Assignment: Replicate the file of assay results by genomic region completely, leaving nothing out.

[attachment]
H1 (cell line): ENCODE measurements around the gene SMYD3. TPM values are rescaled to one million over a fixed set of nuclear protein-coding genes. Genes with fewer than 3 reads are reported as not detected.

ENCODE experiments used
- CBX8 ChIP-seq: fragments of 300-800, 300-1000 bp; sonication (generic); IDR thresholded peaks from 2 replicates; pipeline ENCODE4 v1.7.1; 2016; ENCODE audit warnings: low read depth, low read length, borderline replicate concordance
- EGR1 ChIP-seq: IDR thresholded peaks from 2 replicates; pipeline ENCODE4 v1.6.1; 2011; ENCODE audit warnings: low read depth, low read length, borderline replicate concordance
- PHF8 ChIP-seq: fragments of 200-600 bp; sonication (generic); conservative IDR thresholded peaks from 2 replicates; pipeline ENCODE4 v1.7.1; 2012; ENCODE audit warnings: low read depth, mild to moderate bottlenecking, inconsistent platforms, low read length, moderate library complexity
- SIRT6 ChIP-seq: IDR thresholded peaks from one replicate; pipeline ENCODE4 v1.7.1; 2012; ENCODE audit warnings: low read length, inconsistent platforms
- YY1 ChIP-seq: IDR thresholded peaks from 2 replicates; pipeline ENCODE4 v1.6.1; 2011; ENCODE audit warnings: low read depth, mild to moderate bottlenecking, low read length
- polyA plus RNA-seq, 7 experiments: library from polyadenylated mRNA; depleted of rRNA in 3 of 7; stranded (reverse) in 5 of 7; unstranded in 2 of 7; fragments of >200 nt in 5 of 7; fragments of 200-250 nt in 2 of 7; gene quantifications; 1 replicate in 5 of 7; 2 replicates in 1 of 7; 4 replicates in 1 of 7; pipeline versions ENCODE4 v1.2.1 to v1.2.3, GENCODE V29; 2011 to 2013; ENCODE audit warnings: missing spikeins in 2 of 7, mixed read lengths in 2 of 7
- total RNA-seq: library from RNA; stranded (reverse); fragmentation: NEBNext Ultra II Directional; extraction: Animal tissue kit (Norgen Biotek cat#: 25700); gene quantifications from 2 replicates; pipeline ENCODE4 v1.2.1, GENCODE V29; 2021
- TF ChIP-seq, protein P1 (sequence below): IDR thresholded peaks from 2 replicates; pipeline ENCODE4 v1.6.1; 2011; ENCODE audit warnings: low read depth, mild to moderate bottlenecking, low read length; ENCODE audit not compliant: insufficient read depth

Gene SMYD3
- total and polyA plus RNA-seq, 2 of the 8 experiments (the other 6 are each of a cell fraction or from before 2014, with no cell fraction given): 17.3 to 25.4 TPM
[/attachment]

H1 (cell line): ENCODE measurements around the gene SMYD3. TPM values are rescaled to one million over a fixed set of nuclear protein-coding genes. Genes with fewer than 3 reads are reported as not detected.

ENCODE experiments used
- CBX8 ChIP-seq: fragments of 300-800, 300-1000 bp; sonication (generic); IDR thresholded peaks from 2 replicates; pipeline ENCODE4 v1.7.1; 2016; ENCODE audit warnings: low read depth, low read length, borderline replicate concordance
- EGR1 ChIP-seq: IDR thresholded peaks from 2 replicates; pipeline ENCODE4 v1.6.1; 2011; ENCODE audit warnings: low read depth, low read length, borderline replicate concordance
- PHF8 ChIP-seq: fragments of 200-600 bp; sonication (generic); conservative IDR thresholded peaks from 2 replicates; pipeline ENCODE4 v1.7.1; 2012; ENCODE audit warnings: low read depth, mild to moderate bottlenecking, inconsistent platforms, low read length, moderate library complexity
- SIRT6 ChIP-seq: IDR thresholded peaks from one replicate; pipeline ENCODE4 v1.7.1; 2012; ENCODE audit warnings: low read length, inconsistent platforms
- YY1 ChIP-seq: IDR thresholded peaks from 2 replicates; pipeline ENCODE4 v1.6.1; 2011; ENCODE audit warnings: low read depth, mild to moderate bottlenecking, low read length
- polyA plus RNA-seq, 7 experiments: library from polyadenylated mRNA; depleted of rRNA in 3 of 7; stranded (reverse) in 5 of 7; unstranded in 2 of 7; fragments of >200 nt in 5 of 7; fragments of 200-250 nt in 2 of 7; gene quantifications; 1 replicate in 5 of 7; 2 replicates in 1 of 7; 4 replicates in 1 of 7; pipeline versions ENCODE4 v1.2.1 to v1.2.3, GENCODE V29; 2011 to 2013; ENCODE audit warnings: missing spikeins in 2 of 7, mixed read lengths in 2 of 7
- total RNA-seq: library from RNA; stranded (reverse); fragmentation: NEBNext Ultra II Directional; extraction: Animal tissue kit (Norgen Biotek cat#: 25700); gene quantifications from 2 replicates; pipeline ENCODE4 v1.2.1, GENCODE V29; 2021
- TF ChIP-seq, protein P1 (sequence below): IDR thresholded peaks from 2 replicates; pipeline ENCODE4 v1.6.1; 2011; ENCODE audit warnings: low read depth, mild to moderate bottlenecking, low read length; ENCODE audit not compliant: insufficient read depth

Gene SMYD3
- total and polyA plus RNA-seq, 2 of the 8 experiments (the other 6 are each of a cell fraction or from before 2014, with no cell fraction given): 17.3 to 25.4 TPM